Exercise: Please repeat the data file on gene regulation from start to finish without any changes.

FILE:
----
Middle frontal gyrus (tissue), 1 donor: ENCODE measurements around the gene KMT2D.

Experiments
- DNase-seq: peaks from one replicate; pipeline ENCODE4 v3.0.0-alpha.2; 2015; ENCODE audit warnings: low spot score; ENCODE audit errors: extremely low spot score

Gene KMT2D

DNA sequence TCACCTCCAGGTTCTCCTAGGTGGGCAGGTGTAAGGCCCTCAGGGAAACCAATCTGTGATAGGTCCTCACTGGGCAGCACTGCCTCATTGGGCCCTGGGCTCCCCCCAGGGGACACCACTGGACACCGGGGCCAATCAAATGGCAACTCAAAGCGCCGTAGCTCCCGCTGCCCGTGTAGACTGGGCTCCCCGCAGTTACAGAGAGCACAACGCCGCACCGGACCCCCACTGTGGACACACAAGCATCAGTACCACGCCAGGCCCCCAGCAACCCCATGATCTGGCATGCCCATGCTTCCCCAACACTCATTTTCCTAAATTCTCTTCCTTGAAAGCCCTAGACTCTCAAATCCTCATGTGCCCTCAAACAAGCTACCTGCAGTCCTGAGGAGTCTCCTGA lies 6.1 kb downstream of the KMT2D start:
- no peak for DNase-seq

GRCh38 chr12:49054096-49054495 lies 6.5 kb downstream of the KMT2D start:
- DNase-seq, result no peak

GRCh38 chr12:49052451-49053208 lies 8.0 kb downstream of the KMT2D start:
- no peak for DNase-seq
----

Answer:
Middle frontal gyrus (tissue), 1 donor: ENCODE measurements around the gene KMT2D.

Experiments
- DNase-seq: peaks from one replicate; pipeline ENCODE4 v3.0.0-alpha.2; 2015; ENCODE audit warnings: low spot score; ENCODE audit errors: extremely low spot score

Gene KMT2D

DNA sequence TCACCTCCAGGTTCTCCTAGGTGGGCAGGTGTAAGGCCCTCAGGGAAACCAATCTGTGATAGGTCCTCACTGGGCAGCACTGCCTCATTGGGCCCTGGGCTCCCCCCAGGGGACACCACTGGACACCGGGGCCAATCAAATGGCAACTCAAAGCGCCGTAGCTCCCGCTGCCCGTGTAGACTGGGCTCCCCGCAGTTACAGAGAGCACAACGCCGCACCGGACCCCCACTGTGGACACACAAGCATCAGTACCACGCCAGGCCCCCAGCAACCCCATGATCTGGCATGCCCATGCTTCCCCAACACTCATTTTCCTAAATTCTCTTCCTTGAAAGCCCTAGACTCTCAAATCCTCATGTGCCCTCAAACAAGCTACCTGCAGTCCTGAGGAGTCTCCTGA lies 6.1 kb downstream of the KMT2D start:
- no peak for DNase-seq

GRCh38 chr12:49054096-49054495 lies 6.5 kb downstream of the KMT2D start:
- DNase-seq, result no peak

GRCh38 chr12:49052451-49053208 lies 8.0 kb downstream of the KMT2D start:
- no peak for DNase-seq